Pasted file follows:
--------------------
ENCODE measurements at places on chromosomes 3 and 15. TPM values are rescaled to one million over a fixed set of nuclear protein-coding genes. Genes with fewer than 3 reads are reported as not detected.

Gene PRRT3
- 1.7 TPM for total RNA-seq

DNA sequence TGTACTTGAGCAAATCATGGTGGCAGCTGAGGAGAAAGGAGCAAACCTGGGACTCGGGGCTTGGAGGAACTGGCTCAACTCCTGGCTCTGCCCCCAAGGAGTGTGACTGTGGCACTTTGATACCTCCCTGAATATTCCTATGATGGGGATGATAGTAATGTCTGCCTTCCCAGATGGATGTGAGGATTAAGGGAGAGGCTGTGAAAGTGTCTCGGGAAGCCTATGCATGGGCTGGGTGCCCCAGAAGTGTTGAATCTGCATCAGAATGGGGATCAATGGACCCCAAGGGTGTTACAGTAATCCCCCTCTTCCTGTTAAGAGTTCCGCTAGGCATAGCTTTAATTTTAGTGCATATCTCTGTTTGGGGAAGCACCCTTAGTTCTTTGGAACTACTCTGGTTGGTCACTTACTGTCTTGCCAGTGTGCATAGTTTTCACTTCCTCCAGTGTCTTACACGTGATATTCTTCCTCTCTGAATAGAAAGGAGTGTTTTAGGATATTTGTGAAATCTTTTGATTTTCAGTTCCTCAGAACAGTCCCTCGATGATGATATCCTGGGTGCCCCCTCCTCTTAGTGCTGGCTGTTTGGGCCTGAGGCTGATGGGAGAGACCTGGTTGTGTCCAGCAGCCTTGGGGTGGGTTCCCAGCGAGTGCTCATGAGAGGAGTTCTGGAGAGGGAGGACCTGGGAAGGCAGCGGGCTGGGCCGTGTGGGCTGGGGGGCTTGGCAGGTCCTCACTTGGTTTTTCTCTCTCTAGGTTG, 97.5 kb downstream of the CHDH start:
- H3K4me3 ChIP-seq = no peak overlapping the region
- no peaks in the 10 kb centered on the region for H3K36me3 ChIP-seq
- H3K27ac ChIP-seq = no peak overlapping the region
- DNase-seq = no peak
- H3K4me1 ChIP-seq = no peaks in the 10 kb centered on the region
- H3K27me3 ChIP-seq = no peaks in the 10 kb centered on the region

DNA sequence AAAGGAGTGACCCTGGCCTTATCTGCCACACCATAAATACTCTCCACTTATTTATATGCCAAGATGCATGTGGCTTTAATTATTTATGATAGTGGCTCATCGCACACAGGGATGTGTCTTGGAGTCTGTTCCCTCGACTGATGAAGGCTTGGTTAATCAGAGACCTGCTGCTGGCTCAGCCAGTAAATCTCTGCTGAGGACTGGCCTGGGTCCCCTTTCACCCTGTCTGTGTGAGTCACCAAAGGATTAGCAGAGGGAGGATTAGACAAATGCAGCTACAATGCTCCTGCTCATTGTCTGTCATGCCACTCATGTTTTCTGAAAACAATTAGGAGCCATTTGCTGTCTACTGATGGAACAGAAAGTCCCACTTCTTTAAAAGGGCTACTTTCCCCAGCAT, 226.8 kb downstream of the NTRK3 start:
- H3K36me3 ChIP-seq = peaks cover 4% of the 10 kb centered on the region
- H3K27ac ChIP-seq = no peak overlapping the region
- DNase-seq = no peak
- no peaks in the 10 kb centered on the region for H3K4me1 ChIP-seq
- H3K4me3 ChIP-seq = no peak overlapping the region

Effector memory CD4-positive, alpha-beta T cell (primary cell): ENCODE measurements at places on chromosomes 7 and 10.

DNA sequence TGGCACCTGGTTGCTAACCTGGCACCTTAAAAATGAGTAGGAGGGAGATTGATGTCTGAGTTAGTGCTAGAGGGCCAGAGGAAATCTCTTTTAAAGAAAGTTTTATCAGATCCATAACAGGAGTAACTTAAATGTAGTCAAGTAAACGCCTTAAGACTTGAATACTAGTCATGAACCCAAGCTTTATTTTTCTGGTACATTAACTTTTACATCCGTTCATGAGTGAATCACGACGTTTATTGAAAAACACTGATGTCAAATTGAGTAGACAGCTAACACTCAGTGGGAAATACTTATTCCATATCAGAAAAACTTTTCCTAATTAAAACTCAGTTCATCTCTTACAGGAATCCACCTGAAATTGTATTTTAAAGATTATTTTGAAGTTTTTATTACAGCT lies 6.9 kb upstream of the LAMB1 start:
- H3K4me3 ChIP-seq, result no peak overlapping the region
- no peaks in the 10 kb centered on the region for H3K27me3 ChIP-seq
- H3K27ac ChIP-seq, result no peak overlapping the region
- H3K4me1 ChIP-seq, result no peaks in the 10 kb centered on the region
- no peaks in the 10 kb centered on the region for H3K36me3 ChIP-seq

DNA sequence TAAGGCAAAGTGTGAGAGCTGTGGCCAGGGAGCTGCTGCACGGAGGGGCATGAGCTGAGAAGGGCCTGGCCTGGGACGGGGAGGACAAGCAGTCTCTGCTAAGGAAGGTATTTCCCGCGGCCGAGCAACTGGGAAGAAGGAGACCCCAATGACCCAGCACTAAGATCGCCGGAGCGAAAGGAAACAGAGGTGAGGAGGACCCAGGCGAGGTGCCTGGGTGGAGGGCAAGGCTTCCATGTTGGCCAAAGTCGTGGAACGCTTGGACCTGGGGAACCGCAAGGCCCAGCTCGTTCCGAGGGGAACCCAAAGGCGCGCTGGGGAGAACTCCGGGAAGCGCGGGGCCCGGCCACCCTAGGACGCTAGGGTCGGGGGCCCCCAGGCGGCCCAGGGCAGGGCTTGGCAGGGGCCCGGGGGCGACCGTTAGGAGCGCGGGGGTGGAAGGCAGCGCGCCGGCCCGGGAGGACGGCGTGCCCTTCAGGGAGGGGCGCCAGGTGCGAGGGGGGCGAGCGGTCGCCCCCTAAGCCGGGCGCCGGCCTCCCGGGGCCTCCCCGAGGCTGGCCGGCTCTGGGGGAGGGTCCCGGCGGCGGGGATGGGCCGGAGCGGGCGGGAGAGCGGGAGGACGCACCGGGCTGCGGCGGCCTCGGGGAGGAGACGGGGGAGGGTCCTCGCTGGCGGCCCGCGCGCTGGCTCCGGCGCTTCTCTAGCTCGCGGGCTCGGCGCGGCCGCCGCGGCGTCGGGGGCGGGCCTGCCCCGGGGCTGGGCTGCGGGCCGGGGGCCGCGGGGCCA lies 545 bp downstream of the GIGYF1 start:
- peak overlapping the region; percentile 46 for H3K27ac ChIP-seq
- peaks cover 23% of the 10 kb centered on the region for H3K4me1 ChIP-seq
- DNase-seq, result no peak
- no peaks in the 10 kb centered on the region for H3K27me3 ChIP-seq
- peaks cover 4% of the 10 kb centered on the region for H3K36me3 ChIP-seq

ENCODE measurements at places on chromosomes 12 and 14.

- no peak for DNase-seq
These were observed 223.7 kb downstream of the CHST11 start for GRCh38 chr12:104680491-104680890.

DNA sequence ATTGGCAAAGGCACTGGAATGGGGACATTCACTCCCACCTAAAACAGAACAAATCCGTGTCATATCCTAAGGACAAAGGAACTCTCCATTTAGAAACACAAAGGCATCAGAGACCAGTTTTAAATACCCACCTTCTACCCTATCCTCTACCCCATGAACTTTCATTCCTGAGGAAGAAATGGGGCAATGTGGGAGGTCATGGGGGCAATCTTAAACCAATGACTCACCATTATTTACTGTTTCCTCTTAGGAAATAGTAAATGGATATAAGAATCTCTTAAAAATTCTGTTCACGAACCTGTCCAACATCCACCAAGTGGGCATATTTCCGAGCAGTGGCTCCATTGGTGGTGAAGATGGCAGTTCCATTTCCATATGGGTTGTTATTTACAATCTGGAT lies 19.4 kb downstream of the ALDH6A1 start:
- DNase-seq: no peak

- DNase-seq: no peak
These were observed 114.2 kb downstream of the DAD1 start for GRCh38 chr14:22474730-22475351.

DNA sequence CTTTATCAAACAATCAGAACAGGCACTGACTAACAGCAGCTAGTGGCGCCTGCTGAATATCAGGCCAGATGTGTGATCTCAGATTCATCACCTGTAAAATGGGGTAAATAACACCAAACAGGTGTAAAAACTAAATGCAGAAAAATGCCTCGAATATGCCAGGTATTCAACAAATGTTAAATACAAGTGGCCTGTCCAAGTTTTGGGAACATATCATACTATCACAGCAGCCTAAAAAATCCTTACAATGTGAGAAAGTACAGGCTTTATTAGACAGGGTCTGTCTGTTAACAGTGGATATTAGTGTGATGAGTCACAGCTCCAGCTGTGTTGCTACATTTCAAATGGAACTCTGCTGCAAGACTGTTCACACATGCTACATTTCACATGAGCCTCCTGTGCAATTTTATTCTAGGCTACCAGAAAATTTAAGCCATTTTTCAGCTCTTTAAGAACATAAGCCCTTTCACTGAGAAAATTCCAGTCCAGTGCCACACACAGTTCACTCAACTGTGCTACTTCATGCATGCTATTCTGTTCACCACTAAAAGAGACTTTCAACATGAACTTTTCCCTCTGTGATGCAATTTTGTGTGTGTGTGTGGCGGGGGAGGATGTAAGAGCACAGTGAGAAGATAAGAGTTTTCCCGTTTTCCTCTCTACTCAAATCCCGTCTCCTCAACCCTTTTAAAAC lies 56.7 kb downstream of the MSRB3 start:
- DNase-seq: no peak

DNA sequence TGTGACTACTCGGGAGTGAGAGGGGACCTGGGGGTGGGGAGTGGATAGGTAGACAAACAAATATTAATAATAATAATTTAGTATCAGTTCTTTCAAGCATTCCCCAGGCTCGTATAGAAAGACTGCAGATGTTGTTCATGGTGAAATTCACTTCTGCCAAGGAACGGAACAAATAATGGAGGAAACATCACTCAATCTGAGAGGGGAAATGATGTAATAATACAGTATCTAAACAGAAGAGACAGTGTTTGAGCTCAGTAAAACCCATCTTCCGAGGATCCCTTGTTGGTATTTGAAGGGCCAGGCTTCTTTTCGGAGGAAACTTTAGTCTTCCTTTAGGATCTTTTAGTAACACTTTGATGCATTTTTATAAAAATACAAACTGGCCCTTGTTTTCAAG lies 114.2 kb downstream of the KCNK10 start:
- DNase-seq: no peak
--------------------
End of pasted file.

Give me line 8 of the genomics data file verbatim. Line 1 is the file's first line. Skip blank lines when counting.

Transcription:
- DNase-seq = no peak